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  • toady
  • Explorer

    • 6

    • August 12, 2010, 06:08:57 pm
    • New York
question about key money system in korea
« on: September 05, 2011, 10:46:26 pm »
Hello,

In Korea, when signing a one-year housing contract, is it normal to pay one's key money AND the first months rent at the same time?

For example, say you found a house for 10 million key money + 500,000 monthly rent. When you first signed the contract and moved into that house, would you be responsible for paying upfront a total of 10,500,000 won OR would you just pay 10,000,000 won and then the rent AFTER you had lived there for month?

Thanks


  • Koreak
  • Super Waygook

    • 405

    • November 13, 2010, 08:15:43 am
    • South Korea
Re: question about key money system in korea
« Reply #1 on: September 06, 2011, 05:50:35 am »
From my experience, once you pay the key money, you can choose a day to move in.  The day you move in, you pay the rent for that month.  I have always paid the rent to live in the apartment for the month, not live in the apartment for a month then pay the rent.


  • cmgarlan
  • Waygookin

    • 24

    • July 11, 2010, 07:35:28 pm
    • 대전
Re: question about key money system in korea
« Reply #2 on: September 06, 2011, 08:02:10 am »
From my experience, once you pay the key money, you can choose a day to move in.  The day you move in, you pay the rent for that month.  I have always paid the rent to live in the apartment for the month, not live in the apartment for a month then pay the rent.

Exactly, like this.  My stuff was weird and I actually paid the 보증금 (key money) on the day I moved in as well, but definitely the first month's rent.  It makes sense, you pay ahead of time to secure a month to live there.  You don't live there then pay.  It's like this in the states too.  Is it different in other countries?


Re: question about key money system in korea
« Reply #3 on: September 06, 2011, 09:02:32 am »
It depends. It can happen this way....

From my experience, once you pay the key money, you can choose a day to move in.  The day you move in, you pay the rent for that month. 

...or it can happen that you pay your deposit (key money, if you must), move in, and your first month's rent becomes due exactly one month after you move in/the contract starts. Obviously, that means that at the end of the contract, you'll be paying the final month's rent on the very last day.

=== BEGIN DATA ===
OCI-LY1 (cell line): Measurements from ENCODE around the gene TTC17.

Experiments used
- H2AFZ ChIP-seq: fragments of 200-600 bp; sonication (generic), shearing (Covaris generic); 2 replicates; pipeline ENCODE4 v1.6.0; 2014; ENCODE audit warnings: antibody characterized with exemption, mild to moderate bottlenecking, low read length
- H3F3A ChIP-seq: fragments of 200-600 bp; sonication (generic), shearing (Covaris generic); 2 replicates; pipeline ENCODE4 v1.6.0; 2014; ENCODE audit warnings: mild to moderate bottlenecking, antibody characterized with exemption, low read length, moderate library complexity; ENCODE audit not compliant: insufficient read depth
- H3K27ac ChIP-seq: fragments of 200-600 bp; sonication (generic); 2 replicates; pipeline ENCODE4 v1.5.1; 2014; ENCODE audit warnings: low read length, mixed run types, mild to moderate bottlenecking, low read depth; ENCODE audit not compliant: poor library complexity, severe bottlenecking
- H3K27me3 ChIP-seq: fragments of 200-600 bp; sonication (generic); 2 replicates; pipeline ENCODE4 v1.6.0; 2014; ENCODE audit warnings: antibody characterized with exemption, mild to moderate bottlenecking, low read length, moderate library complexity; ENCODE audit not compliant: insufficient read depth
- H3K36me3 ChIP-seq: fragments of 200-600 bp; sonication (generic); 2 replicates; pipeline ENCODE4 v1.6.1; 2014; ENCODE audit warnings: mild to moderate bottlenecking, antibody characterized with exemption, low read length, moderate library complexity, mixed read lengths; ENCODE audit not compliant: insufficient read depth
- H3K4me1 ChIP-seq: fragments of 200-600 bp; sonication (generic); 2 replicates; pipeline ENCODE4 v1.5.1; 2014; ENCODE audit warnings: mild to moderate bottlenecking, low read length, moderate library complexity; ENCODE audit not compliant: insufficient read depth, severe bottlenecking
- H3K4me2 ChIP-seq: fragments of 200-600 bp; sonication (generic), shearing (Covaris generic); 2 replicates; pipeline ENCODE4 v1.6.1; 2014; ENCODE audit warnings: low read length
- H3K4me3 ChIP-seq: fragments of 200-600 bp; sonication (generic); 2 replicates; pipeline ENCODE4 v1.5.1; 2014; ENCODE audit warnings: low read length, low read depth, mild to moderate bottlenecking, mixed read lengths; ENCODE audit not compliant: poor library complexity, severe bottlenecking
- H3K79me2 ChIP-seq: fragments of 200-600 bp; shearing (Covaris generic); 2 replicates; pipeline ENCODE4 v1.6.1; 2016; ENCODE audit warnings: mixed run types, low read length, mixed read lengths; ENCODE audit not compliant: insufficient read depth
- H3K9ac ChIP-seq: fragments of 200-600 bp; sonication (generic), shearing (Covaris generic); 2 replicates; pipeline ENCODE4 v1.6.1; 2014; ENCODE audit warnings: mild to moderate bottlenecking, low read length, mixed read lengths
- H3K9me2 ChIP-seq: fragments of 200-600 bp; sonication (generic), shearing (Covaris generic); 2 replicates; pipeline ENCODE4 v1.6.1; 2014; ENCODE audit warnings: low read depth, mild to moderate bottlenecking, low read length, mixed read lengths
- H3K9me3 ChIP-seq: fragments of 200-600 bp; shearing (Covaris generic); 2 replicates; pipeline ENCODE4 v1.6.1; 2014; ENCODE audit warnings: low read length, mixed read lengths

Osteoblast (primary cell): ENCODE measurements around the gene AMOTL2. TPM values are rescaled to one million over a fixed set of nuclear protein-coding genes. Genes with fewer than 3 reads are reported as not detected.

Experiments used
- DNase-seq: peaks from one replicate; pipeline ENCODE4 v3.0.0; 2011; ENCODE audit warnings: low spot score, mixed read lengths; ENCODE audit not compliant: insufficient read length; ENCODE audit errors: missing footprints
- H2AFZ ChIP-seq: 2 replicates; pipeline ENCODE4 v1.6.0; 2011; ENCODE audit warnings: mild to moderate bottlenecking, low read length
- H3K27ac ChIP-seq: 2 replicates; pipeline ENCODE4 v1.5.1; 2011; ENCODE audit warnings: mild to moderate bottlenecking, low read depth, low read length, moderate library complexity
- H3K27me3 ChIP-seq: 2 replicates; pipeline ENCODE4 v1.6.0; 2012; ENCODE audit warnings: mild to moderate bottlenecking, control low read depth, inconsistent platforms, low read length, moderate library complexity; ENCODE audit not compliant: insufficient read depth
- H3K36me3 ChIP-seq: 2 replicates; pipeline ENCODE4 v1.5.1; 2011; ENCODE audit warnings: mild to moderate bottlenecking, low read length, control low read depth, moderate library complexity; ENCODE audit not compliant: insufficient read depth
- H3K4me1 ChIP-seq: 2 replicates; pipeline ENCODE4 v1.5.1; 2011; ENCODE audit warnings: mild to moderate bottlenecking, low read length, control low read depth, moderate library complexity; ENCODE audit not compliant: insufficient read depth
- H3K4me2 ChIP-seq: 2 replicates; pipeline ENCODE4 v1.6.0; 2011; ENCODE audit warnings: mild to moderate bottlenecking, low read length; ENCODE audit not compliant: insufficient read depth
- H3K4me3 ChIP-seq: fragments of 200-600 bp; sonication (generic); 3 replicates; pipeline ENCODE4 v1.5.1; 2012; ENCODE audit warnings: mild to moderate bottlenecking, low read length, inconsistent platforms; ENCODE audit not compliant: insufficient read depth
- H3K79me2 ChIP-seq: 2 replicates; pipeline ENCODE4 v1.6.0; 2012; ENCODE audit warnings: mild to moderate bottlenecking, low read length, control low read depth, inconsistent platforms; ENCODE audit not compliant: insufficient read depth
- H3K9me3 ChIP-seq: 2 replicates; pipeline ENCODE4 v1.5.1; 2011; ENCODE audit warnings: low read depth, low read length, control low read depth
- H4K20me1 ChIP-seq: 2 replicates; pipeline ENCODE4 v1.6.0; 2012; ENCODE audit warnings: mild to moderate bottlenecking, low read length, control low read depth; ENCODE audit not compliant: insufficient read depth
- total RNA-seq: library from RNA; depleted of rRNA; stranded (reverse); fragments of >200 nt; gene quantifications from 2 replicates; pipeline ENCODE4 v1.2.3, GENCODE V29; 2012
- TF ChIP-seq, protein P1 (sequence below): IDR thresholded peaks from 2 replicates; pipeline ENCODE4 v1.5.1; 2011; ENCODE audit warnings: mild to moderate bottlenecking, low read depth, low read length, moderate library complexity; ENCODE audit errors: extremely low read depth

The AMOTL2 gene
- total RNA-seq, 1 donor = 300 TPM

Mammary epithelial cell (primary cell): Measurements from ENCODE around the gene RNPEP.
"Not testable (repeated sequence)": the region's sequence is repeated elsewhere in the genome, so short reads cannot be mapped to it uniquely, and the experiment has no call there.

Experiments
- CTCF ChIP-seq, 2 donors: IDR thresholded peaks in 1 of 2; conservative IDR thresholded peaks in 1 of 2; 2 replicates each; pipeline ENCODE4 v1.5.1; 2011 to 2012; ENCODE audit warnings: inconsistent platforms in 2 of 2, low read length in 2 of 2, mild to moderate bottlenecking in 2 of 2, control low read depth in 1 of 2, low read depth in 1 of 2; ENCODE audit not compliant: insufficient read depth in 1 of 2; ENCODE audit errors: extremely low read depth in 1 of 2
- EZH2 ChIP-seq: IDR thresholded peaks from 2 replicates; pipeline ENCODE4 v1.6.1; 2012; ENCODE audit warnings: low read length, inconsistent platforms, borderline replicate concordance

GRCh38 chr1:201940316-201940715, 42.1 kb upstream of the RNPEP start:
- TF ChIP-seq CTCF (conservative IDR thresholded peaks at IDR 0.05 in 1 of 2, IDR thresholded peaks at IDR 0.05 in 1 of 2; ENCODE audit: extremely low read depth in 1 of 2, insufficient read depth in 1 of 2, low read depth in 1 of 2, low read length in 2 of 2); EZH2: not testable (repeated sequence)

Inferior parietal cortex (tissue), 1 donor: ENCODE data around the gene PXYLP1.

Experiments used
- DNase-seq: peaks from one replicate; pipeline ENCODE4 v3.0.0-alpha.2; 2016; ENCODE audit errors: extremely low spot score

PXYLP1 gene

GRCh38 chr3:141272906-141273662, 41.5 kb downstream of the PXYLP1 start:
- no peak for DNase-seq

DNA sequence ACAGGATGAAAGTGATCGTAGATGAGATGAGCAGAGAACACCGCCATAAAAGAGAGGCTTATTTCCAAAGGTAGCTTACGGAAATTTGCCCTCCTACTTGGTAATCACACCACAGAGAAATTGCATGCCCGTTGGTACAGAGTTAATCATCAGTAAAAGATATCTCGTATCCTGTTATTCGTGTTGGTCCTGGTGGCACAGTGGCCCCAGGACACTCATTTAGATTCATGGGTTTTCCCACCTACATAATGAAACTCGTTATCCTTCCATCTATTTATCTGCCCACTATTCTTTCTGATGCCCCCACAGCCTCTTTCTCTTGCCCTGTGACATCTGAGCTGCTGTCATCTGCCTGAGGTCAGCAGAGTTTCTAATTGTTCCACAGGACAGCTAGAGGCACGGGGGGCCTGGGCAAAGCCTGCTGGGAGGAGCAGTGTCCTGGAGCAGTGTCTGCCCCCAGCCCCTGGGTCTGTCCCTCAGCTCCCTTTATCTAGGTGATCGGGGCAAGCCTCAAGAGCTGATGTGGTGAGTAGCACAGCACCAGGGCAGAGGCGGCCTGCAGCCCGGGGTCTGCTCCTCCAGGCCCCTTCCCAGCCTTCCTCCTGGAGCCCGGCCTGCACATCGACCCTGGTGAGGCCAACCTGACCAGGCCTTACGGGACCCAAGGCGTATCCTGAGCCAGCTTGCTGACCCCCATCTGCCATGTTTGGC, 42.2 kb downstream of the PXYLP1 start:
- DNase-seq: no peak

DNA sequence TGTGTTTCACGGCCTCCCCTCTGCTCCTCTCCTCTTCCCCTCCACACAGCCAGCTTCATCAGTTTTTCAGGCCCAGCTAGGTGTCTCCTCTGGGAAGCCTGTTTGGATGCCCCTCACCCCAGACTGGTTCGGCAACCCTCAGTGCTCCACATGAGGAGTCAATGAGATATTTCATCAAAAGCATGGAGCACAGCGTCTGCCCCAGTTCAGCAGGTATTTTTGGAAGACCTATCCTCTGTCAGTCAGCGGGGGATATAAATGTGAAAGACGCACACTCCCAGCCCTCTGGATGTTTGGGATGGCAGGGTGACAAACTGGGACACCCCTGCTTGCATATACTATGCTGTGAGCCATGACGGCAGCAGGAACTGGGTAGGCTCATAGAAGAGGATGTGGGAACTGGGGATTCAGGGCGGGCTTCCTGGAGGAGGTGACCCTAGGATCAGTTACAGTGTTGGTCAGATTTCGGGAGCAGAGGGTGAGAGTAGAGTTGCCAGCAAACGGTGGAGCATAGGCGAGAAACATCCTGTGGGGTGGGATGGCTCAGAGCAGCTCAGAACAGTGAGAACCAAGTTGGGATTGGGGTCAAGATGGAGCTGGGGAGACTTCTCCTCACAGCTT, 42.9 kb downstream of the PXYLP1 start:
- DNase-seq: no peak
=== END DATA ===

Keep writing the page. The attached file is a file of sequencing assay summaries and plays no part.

Incidentally, the former way of doing it is known as 전불 (advance payment) in Korean, and the latter is 후불 (deferred payment). I once moved from an apartment with 후불 to one with 전불, which meant paying two lots of rent on the same day  :o but I knew this was happening and it still comes to the same amount of money paid in the end.



  • Koreak
  • Super Waygook

    • 405

    • November 13, 2010, 08:15:43 am
    • South Korea
Re: question about key money system in korea
« Reply #4 on: September 06, 2011, 09:27:34 am »
A note for people doing the 전세 system (pay a large amount of key money).  You can do this yourself, by that I mean find an apartment and give the landlord your money with out the use of realtors.  However, if you want to be safe, go through a realtor that will offer you insurance.  They can usually give you about 60% of your key money deposit back incase the landlord skips town.  Also, the realtor should also give you a credit report of the landlord.  If the landlord is in serious debt, I would be hesistant to hand my money over.  It is entirely possible that he will take your money to pay off someone else's money.  Then when your contract is finished, the landlord doesn't have the money and might refuse to pay you.  In this case, you'll have to contact lawyers and all that nasty business.

Also, if the landlord doesn't give you your money, DO NOT move out.  Some slimy landlords have won court cases where the tenants have moved out and the landlords said they paid the tenants in cash.

Just be safe fellow waygooks.  It is a cool system if you have the money, and not paying rent is pretty awesome.  But there are some slimy business people out there.


  • seandon
  • Explorer

    • 5

    • October 04, 2010, 12:52:04 pm
    • seoul
Re: question about key money system in korea
« Reply #5 on: September 06, 2011, 09:40:01 am »
you have to pay a month up front. i have been here four years and it has always been like this.  some landlords will then give you a month after the expiration of your contract to locate a new place, but you still have to pay for it of course.


Re: question about key money system in korea
« Reply #6 on: September 06, 2011, 09:48:53 am »
If the landlord is in serious debt, I would be hesistant to hand my money over. 

I quite agree but I'd go a bit - no, a LOT - further than that and say that if the landlord is in serious debt I wouldn't touch it with a 50 foot pole.

If you're doing 전세 (where you put down a massive deposit of 60-80% of the value of the property and pay zero rent) you really should do your due diligence on the landlord's and the property's financial background and then some. In fact, I'd always check these things out even for a 월세 contract. 10 or 20 million is still money that you don't want any problems getting back at the end.

전세 can be a very good deal for some people. But I really wouldn't recommend even considering it unless you were intending to be in Korea pretty long term.